posted on Nov, 13 2014 @ 09:20 AM
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a reply to: Vasa Croe

This comes to mind when I saw it.

"A bunch of parts flying in close formation just waiting to fly apart."

Still it does look pretty cool.



posted on Nov, 13 2014 @ 10:06 AM
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I would worry about lightning myself...



posted on Nov, 13 2014 @ 10:12 AM
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a reply to: Vasa Croe

Actually, multiple failures is the whole idea. You can have several individual motors go out and the flight computer can still compensate by adjusting the output power on adjacent motors. Even hobby level hexacopters do this now.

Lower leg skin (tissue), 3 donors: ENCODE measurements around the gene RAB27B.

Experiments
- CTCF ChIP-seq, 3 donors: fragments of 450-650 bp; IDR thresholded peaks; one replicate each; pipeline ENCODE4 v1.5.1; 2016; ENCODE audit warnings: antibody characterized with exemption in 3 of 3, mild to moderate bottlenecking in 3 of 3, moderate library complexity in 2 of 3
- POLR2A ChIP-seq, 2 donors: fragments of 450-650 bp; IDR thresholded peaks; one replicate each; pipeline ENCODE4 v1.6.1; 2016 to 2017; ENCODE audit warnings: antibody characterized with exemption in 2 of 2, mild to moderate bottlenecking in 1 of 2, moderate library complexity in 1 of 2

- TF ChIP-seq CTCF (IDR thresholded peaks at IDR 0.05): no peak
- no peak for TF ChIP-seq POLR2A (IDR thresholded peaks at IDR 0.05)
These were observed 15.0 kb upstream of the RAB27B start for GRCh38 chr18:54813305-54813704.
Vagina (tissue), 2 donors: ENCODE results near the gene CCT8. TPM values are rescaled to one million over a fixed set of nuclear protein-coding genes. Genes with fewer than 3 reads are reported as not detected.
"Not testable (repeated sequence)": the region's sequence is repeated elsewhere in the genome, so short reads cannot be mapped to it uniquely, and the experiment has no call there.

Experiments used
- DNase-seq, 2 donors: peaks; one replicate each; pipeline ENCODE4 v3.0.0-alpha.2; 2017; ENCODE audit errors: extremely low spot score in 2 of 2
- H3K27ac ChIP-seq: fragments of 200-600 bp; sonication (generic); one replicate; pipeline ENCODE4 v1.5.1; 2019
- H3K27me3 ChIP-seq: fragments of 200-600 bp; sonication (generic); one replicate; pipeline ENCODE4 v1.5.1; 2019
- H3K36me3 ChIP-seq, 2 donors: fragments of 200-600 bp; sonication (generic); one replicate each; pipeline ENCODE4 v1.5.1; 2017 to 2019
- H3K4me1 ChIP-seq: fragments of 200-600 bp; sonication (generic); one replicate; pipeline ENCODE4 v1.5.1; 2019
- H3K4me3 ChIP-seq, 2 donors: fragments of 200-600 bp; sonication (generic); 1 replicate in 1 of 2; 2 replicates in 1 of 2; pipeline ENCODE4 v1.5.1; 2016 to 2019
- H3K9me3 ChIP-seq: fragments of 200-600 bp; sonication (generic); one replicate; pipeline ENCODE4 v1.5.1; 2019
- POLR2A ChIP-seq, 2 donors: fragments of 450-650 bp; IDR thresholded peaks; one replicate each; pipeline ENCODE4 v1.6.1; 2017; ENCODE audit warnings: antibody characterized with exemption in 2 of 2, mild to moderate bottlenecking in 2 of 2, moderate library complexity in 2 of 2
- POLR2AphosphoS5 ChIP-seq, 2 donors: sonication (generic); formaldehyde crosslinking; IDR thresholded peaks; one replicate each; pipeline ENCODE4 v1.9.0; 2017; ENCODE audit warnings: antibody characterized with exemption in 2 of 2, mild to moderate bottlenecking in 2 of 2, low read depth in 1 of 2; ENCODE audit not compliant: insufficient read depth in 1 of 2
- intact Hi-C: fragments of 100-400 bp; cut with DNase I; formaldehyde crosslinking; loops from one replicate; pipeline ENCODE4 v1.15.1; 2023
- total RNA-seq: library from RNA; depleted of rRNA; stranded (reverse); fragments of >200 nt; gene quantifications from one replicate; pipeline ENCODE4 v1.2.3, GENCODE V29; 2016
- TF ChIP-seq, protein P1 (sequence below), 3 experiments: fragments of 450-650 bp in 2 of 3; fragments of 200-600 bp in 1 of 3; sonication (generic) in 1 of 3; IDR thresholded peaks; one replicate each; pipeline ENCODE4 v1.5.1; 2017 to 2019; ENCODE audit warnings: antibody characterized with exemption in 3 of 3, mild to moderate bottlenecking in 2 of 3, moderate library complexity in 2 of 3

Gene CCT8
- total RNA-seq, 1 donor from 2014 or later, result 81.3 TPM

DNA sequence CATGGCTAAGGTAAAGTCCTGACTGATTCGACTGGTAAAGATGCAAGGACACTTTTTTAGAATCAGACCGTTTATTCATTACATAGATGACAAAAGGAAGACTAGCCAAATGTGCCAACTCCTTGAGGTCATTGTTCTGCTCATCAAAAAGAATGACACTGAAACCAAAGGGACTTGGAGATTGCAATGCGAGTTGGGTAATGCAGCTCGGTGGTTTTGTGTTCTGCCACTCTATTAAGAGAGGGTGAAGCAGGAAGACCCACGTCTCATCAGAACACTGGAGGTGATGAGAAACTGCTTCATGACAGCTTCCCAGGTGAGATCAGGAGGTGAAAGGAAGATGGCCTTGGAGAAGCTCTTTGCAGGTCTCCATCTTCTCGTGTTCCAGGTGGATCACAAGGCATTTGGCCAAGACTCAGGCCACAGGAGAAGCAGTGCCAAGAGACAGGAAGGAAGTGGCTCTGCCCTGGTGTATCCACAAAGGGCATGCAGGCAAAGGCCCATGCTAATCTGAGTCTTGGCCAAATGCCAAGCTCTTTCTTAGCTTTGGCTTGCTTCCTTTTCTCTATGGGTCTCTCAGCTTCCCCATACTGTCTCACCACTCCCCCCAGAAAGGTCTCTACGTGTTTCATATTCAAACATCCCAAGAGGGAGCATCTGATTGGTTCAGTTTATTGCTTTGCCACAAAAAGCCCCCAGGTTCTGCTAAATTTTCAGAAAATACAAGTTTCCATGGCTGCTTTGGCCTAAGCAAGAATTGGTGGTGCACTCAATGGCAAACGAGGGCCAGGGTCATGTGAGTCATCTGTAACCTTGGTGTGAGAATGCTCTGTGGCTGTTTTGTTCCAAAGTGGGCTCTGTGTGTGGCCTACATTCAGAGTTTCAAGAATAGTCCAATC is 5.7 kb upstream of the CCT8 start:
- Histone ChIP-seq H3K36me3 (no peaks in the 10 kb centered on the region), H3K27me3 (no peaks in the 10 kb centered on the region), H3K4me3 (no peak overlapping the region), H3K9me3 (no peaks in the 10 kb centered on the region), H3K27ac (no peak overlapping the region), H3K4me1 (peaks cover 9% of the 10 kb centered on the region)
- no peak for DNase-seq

posted on Nov, 13 2014 @ 10:15 AM
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a reply to: DodgyDawg
Vibration is significantly reduced compared to a conventional helicopter, mainly because much smaller components create small, higher frequency oscillations which are easier to filter. But also because the vibration is averaged out across many out of phase sources.



posted on Nov, 13 2014 @ 10:17 AM
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a reply to: cavtrooper7
A valid concern.



posted on Nov, 13 2014 @ 10:19 AM
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originally posted by: CraftBuilder
a reply to: Vasa Croe

Actually, multiple failures is the whole idea. You can have several individual motors go out and the flight computer can still compensate by adjusting the output power on adjacent motors. Even hobby level hexacopters do this now.